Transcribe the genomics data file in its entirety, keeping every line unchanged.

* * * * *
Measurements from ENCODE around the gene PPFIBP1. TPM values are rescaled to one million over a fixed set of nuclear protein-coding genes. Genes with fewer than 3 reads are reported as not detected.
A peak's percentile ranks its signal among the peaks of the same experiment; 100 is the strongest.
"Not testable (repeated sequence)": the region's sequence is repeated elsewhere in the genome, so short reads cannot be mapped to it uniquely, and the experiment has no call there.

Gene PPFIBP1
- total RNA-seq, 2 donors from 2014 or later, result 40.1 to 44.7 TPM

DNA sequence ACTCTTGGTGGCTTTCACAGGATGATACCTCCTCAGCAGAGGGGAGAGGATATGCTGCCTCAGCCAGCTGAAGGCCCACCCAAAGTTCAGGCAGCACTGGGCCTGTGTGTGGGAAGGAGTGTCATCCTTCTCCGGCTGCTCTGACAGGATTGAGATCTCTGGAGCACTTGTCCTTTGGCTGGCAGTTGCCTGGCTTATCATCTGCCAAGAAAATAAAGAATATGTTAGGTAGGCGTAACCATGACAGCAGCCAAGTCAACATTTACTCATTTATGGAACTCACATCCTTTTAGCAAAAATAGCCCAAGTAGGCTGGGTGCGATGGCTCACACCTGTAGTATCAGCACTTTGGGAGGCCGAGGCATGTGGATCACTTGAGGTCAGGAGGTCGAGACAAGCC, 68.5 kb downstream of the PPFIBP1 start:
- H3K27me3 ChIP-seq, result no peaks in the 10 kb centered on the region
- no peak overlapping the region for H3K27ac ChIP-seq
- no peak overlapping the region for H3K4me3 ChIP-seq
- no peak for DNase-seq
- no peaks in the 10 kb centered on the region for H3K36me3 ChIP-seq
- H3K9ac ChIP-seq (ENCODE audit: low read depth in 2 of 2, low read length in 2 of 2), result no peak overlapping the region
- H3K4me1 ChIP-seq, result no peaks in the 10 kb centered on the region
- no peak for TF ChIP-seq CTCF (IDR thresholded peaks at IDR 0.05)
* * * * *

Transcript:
Measurements from ENCODE around the gene PPFIBP1. TPM values are rescaled to one million over a fixed set of nuclear protein-coding genes. Genes with fewer than 3 reads are reported as not detected.
A peak's percentile ranks its signal among the peaks of the same experiment; 100 is the strongest.
"Not testable (repeated sequence)": the region's sequence is repeated elsewhere in the genome, so short reads cannot be mapped to it uniquely, and the experiment has no call there.

Gene PPFIBP1
- total RNA-seq, 2 donors from 2014 or later, result 40.1 to 44.7 TPM

DNA sequence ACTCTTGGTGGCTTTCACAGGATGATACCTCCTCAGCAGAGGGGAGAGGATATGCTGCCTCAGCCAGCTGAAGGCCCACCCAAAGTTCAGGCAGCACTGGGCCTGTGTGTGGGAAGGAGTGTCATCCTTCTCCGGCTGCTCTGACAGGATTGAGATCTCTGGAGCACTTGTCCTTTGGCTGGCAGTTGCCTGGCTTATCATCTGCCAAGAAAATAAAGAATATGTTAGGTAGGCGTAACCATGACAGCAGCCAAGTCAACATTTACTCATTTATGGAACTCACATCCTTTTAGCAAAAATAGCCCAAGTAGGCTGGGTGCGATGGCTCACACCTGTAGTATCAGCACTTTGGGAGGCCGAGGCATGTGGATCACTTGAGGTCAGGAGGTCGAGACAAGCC, 68.5 kb downstream of the PPFIBP1 start:
- H3K27me3 ChIP-seq, result no peaks in the 10 kb centered on the region
- no peak overlapping the region for H3K27ac ChIP-seq
- no peak overlapping the region for H3K4me3 ChIP-seq
- no peak for DNase-seq
- no peaks in the 10 kb centered on the region for H3K36me3 ChIP-seq
- H3K9ac ChIP-seq (ENCODE audit: low read depth in 2 of 2, low read length in 2 of 2), result no peak overlapping the region
- H3K4me1 ChIP-seq, result no peaks in the 10 kb centered on the region
- no peak for TF ChIP-seq CTCF (IDR thresholded peaks at IDR 0.05)